And so to the 911 GT3 RS. You have to respect a vehicle with this much power and you have to raise your hat to Porsche who still persist with developing a chassis configuration that has more in common with the humble VW Beetle than you would think possible even today. I did ask why they still continued with this layout and was told about loading a shopping trolley. Place your heavy objects at the back and you’ll be able to whizz around your local Waitrose in ease dodging Mrs July-August should she step back from the aubergines in total control. Place your humous at the back and it can all go wrong for your Cava. Even now as you read this you are agreeing with the principle.

“l did have a tear in my eye

from both fright, laughter

and a brain that had been

crushed at the front of my

cranium from the force

brought on by applying

the brakes.”

With me behind the wheel, Rick played a game of trust. He had to trust me to stop the car and l had to trust him to tell me when to apply the brakes. Using the cars easy to use launch control program of foot on brake, foot on throttle, off brakes and go go go from 0-60 in 3.2 seconds and then beyond. The traffic light grand prix will be an easy win for you. The 911 hurtles itself down the straight with absolutely no wheel spin to a speed l did not look at and after a short time l had to scream out “TELL ME WHEN TO HIT THE BRAKES!” When the 911 came to a stop the adrenaline flowing through my body was quite intoxicating and l have to admit l did have a tear in my eye from both fright, laughter and a brain that had been crushed at the front of my cranium from the force brought on by applying the brakes.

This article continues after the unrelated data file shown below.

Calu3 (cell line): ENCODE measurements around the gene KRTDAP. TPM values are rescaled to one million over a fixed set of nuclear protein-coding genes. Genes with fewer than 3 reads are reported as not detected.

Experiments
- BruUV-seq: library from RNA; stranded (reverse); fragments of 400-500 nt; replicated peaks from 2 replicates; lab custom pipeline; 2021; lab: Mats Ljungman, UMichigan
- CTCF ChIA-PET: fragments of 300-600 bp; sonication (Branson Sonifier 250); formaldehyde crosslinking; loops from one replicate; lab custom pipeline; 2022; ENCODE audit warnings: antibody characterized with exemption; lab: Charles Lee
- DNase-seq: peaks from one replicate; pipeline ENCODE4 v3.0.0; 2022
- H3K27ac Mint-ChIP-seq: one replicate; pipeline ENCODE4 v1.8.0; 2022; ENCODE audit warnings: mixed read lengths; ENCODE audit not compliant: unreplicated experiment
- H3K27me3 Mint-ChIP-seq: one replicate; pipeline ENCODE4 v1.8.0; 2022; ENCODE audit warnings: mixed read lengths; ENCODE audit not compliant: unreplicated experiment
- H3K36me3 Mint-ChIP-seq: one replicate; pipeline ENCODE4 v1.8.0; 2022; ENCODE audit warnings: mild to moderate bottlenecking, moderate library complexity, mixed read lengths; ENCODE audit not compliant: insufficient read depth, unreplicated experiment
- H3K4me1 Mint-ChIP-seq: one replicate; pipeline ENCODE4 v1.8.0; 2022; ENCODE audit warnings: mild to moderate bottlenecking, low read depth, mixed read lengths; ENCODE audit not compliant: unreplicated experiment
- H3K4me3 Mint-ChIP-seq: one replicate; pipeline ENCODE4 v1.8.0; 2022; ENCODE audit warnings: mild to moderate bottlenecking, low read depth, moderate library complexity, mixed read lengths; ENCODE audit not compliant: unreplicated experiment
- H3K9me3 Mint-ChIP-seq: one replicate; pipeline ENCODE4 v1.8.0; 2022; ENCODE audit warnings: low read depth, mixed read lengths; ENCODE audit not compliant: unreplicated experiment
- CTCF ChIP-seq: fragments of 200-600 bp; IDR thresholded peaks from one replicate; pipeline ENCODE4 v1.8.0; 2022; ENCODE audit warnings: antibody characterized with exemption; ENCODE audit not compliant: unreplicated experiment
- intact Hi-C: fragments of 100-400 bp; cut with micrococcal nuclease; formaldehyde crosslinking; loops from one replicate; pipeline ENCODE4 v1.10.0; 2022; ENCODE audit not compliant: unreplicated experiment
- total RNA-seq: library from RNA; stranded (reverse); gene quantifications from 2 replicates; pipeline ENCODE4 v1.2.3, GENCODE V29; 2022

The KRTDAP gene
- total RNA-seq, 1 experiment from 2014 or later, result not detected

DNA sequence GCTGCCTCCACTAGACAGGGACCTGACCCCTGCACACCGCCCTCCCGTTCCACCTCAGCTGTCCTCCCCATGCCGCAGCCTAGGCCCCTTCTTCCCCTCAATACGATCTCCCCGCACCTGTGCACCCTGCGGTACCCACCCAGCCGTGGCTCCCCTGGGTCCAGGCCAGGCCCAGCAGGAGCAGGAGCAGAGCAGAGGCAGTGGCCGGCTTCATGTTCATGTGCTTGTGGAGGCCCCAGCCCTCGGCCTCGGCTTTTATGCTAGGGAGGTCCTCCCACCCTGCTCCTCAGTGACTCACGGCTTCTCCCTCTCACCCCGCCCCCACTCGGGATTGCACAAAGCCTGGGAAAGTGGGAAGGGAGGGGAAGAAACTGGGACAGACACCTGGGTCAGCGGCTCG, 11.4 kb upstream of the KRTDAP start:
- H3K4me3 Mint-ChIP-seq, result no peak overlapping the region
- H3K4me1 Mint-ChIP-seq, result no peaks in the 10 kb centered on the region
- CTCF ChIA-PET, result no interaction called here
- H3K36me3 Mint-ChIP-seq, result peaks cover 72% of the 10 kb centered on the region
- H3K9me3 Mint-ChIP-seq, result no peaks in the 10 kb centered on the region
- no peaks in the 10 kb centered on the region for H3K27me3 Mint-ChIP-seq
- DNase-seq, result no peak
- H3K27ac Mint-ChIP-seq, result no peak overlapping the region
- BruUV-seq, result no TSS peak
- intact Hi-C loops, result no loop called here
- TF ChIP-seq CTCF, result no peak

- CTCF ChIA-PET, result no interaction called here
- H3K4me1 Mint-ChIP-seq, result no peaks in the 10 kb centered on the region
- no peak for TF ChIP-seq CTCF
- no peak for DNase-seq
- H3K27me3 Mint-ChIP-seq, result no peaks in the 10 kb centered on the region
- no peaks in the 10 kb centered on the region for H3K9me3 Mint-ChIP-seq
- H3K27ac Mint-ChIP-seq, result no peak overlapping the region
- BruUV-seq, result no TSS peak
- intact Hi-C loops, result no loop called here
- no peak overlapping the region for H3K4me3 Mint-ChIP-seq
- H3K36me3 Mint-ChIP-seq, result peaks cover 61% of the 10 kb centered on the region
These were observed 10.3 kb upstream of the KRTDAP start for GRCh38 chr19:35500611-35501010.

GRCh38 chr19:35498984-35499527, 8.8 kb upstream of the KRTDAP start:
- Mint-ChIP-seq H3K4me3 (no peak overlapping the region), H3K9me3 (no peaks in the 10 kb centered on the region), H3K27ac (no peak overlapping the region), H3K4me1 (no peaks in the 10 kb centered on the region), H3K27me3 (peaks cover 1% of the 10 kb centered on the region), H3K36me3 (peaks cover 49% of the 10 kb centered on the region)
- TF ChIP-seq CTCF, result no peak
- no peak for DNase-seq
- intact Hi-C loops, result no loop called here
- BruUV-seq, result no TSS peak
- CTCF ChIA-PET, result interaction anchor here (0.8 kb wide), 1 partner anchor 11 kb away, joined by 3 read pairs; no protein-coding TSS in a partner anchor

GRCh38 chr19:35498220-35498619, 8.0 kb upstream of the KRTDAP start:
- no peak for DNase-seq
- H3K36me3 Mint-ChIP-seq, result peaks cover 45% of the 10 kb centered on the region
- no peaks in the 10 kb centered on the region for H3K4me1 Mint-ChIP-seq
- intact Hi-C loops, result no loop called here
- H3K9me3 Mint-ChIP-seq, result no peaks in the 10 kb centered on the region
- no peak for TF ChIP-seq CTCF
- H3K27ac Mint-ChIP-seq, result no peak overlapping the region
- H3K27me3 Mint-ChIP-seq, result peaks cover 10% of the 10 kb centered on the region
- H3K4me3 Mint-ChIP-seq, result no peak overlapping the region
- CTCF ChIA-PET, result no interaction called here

Around the track the 560bhp monster could be tamed without trying. The Doppelkupplung (that’s Porsche speak for their dual clutch automatic system) selected the right gear at the right time within a blink of an eye. The system was first used on their Le-Mans style racers and it has take Porsche around 10 years to develop the DPK system to be able to offer it in their road going cars. You think nothing more about gear changes from the moment you select a forward gear.

As the day drew to a close l took stock of the most comprehensive range of sports cars Porsche have ever offered and it seemed apparent that while they are about going fast without compromise there really is very little to sacrifice in the cars comfort and the day to day usability. Not counting the SUV’s in the range, none of them are the ideal car to take when you need some flat pack furniture but then again all of them are cars that you can use to pop away for the weekend of whatever takes your fancy. And this makes us the lucky ones because we have never had it so good from Porsche.

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Reviewed by Stuart M Bird